Arbery and the three defendants all are natives of the area; Arbery lived with his mother in the Fancy Bluff community, just a couple of miles from Satilla Shores in southern Glynn County.

Finding a local resident who does not have strong opinions about the case will be difficult, legal experts say. Likewise, it is probable that potential jurors know one of the defendants or knew Arbery, who was a standout linebacker when he attended Brunswick High School.

It’s the reason for the extraordinary steps taken to find a jury of 12 local peers and four alternates.

Potential jurors will be required to fill out a special three-page questionnaire. Questions include a person’s knowledge of the case, social media habits and thoughts on race relations.

“And that is in addition to the standard initial questionnaire that all jurors receive,” Adams said.

Potential jurors will report Monday morning in waves of dozens to the Selden Park Gymnasium on U.S. 341. The spacious gym was chosen as a suitable place to begin the jury selection process while observing COVID-19-induced social distancing.

The first 200 called in the jury pool are to report to the gymnasium before 9 a.m. Monday, according to the clerk of court trial schedule.

In reality, Adams said he does not expect most of the individuals called to appear Monday. He said he expects at least 75 to show up.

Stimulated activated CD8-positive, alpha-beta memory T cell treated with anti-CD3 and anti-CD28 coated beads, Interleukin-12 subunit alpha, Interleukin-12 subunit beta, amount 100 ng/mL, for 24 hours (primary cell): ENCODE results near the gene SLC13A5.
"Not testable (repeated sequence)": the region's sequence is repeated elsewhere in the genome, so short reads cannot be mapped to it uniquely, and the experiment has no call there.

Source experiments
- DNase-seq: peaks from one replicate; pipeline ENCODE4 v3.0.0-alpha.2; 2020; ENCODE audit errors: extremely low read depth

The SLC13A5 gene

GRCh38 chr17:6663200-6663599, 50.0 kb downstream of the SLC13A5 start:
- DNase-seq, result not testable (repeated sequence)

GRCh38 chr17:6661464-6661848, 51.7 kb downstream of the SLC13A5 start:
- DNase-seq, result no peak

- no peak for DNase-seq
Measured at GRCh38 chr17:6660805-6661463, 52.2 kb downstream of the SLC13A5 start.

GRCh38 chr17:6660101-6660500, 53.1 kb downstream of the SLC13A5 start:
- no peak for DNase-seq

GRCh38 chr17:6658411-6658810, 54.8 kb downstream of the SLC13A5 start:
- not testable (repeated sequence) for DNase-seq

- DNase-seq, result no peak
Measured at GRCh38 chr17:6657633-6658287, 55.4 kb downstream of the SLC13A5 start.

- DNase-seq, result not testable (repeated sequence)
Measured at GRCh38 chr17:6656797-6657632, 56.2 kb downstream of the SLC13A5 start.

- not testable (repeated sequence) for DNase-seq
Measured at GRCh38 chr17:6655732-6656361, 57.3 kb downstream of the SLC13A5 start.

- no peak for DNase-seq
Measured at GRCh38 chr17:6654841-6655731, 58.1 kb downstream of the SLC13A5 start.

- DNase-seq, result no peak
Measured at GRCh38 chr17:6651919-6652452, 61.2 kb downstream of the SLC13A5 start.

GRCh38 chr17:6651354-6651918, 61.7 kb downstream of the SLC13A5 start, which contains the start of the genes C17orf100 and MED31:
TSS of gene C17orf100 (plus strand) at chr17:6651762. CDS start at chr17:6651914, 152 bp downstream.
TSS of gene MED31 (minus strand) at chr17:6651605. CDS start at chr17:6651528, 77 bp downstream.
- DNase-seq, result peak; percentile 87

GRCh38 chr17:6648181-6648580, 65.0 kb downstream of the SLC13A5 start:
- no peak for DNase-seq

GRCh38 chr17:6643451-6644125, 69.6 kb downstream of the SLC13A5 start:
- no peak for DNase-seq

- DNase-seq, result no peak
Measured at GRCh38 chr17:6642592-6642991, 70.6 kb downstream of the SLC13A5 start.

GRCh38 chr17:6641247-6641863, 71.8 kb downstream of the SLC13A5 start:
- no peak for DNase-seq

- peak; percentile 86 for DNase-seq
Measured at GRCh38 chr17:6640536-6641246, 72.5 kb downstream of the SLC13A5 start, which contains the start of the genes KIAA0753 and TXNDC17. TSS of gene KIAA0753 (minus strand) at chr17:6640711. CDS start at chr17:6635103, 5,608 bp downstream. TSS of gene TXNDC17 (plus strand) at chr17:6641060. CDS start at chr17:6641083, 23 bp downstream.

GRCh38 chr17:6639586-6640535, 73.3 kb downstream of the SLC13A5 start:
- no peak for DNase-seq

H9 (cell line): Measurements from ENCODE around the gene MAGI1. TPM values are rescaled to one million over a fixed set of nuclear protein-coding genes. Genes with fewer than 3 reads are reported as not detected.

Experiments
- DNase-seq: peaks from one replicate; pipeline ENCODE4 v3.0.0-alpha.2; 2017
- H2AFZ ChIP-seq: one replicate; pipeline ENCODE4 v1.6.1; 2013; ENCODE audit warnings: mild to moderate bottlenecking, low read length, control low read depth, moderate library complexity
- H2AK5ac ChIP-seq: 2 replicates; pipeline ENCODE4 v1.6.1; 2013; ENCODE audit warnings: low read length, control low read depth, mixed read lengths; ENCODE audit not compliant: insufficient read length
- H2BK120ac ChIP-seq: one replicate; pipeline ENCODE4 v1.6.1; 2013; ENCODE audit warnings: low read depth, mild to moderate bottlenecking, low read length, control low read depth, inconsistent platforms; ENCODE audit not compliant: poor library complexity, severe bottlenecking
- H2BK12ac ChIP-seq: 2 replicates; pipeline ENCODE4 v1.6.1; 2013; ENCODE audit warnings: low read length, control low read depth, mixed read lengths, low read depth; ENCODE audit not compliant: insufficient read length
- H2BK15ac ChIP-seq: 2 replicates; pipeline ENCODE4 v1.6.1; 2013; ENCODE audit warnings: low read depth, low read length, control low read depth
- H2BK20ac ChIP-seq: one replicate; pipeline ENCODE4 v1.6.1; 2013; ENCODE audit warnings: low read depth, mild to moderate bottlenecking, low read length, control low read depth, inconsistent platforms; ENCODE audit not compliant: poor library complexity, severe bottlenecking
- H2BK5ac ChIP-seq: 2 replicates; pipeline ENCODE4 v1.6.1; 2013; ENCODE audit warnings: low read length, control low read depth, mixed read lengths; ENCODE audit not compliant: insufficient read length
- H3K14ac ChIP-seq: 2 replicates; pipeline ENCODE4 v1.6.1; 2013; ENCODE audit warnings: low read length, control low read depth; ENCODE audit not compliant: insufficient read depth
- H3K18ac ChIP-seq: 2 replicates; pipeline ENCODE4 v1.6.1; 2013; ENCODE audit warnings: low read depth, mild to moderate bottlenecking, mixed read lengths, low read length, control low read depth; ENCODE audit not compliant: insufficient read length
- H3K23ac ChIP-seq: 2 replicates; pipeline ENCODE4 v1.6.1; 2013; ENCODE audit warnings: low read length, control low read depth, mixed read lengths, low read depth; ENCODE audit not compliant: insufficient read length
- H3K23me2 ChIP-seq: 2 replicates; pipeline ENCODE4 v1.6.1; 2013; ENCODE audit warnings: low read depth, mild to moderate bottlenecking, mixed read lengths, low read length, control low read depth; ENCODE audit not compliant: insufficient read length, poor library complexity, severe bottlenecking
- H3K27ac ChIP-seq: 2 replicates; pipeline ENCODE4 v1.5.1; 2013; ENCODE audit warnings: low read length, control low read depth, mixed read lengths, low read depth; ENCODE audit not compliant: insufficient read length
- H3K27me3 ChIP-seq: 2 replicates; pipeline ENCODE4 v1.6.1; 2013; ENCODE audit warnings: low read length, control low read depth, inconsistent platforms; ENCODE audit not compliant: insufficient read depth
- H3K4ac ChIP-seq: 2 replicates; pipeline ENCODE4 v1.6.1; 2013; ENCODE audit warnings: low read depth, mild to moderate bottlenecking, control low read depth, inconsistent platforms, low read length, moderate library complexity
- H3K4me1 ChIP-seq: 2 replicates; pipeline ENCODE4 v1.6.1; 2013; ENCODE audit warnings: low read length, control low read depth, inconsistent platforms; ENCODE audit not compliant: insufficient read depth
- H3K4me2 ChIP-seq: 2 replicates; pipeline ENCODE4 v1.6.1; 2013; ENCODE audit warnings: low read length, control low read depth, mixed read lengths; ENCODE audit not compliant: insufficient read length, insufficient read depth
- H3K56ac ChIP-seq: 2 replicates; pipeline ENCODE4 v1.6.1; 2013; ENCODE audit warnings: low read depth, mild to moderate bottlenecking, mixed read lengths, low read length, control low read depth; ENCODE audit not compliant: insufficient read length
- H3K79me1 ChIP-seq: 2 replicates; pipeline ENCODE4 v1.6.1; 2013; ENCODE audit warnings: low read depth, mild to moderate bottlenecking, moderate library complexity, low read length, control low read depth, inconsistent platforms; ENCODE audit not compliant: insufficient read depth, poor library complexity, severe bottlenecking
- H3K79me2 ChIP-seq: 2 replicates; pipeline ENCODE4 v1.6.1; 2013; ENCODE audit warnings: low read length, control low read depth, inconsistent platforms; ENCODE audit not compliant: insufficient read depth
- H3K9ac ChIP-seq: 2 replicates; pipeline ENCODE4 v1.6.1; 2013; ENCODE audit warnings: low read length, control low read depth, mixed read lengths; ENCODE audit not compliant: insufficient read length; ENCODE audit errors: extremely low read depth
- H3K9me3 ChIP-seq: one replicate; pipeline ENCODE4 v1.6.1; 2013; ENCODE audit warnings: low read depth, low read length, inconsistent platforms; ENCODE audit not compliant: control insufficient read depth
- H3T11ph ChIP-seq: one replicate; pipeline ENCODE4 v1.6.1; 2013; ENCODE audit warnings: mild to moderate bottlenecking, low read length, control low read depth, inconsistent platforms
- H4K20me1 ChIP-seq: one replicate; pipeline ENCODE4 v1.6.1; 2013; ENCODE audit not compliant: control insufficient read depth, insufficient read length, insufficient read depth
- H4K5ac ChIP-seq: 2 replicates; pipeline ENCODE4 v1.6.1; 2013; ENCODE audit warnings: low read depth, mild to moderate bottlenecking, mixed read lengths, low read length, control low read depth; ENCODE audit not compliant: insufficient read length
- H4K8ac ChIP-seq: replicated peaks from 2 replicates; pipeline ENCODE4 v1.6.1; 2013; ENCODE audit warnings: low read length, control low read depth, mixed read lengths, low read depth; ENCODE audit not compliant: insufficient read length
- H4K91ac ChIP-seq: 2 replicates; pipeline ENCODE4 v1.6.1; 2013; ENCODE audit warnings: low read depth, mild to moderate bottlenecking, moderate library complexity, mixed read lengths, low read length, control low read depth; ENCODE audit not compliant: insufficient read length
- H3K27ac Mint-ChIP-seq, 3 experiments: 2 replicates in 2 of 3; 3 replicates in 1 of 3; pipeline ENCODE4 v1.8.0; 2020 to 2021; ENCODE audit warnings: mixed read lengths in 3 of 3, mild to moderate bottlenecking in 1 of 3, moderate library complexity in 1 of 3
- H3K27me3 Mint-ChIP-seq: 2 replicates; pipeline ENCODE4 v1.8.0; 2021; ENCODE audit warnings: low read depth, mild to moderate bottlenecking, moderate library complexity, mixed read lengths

From those who arrive Monday morning, 20 will be called and ordered to report to the courthouse, several miles away, by 1 p.m. There the jury selection process will begin with questioning from defense and prosecuting attorneys.

Six hundred potential jurors have been summoned to report to Selden Park Monday.

The selection process will proceed through the first week and will go through the first 600 called, Adams said.

On Oct. 25, another 400 prospective jurors who were summoned will report to Selden Park, from which pools of 20 each will report to the courthouse for questioning throughout the week.

Eastern Judicial Circuit Judge Timothy Walmsley of Chatham County is presiding over the case. He was assigned to the case when local Superior Court judges recused themselves.

The case is being prosecuted by the Cobb County District Attorney’s Office, which was assigned the case by Georgia Attorney General Chris Carr shortly after the three defendants were arrested. Cobb Senior Assistant DA Linda Dunikoski has led the prosecution through pre-trial hearings.

Jackie Johnson, Brunswick Judicial Circuit DA at the time, had recused herself. Gregory McMichael served as chief investigator for her office until his retirement in 2020.

Travis McMichael, 35, is represented by Robert Rubin and Jason Sheffield of Decatur. Gregory McMichael, 65, is represented by Frank and Laura Hogue of Macon. Bryan, 52, is being represented by Brunswick attorney Kevin Gough. Gough will be assisted by Jessica Burton of Atlanta.

The three men also are charged with federal hate crimes, including interference with Arbery’s rights and attempted kidnapping. That trial is set to begin Feb. 7, 2022, with jury selection in U.S. District Court in Brunswick.